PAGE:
Culture Multimedia

September 5, 2013 at 7:00 am

Not Just Planting Trees – Sadhana Forest Haiti and Agroforestry

Joseph Redwood-Martinez is the director of One day, everything will be free, a film about Sadhana Forest Haiti where he lived and worked from May to August 2012. Despite his travels to similar communities internationally, this place remains for him the most significant, dynamic, and complex of any project he’s encountered.

Sadhana Forest started in 2003 as a community-led indigenous reforestation effort in Tamil Nadu, India. In 2010, they came to Haiti to establish a sister community in one of the most environmentally degraded terrains in the world––in an area referred to locally as “the wasteland.” In India, the focus of the community was on planting the non-food producing Tropical Dry Evergreen forest. In Haiti, however, they took up a significantly different approach and decided to align themselves with the ongoing efforts to reintroduce the Maya Nut tree and agroforestry methods to the Haitian side of the island of Hispaniola.

I joined Sadhana Forest Haiti for a period of three months to observe and interact with the community as they departed from their original objectives of planting trees strictly for ecological restoration and shifted instead to planting trees which implicated the consumption habits and livelihood of the surrounding populations.

My first impression was just that Sadhana Forest was transforming from a small-scale reforestation initiative in India to an international community that would have to find a way of translating its philosophy in a new cultural context.

But I eventually discovered that something related but much more significant was going on: in coming to Haiti, Sadhana Forest was no longer just planting trees, they were throwing themselves into the much more complicated politics of linking the translation and acceptance of their objectives in this new context with the introduction of an unfamiliar, food-producing tree.

credit: Aideen McFadden

credit: Aideen McFadden

Prior to extensive deforestation throughout the island, the Maya Nut (Brosimum alicastrum), is said to have existed in Haiti hundreds of years ago. It is one of those almost mythic miracle trees: drought and climate-change resistant, the tree produces a high yield of nuts that can be ground into flour and used to make bread, soups, and sauce; these nuts can also be roasted and used to make a drink that looks like coffee and tastes a bit like chocolate – in Haitian Creole, the tree is referred to as chokogu, or “taste of chocolate.”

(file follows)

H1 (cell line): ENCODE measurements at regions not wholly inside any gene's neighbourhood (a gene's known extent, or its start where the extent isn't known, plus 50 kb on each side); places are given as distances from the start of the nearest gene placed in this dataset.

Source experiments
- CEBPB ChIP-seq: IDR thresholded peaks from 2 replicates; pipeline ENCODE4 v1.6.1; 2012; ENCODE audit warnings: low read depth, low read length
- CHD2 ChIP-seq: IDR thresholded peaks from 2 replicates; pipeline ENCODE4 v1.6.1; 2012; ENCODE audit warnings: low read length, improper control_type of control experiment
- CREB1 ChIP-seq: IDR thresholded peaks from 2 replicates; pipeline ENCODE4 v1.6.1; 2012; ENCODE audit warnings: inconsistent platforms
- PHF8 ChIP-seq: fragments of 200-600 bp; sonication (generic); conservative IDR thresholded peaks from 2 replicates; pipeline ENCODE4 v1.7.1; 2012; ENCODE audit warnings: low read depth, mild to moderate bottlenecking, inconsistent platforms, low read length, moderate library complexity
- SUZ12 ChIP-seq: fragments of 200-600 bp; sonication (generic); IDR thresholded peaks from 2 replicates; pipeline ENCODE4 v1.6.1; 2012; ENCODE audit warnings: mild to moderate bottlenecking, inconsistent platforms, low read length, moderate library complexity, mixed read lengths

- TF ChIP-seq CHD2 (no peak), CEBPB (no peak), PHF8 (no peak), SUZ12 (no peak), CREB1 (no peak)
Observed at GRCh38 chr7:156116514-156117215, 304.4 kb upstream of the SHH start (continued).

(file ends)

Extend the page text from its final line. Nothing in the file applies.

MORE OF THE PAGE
The Maya Nut is also amongst a group of what are known as oxalogenic trees – research continues, but it is understood that these trees take CO2 out of the atmosphere and trap it in the soil. Whereas many trees take CO2 out of the atmosphere and store the carbon in their plant tissue, the oxalogenic trees are unique in that they are capable of storing atmospheric carbon permanently in soil such that it is not re-released into the atmosphere if or when the tree is cut down and decays. As such, this tree is of particular interest amongst those working to address climate change through reforestation.

American archaeologist and ecologist Dennis E. Puleston conducted considerable research on the Maya Nut tree throughout the 1960s and 70s and used his findings to challenge the widely held assumption that the slash-and-burn cultivation of maize throughout the tropical jungle constituted the subsistence base for the ancient Maya civilization. By way of contrast, Puleston suggested that archaeologists had been overstating the importance of maize, “perhaps heavily biased by our own agricultural heritage.” The key to the success of the Mayan civilization should be attributed, instead, to the effective utilization of the seed crop produced by a single, high-yield tree species – Brosimum alicastrum.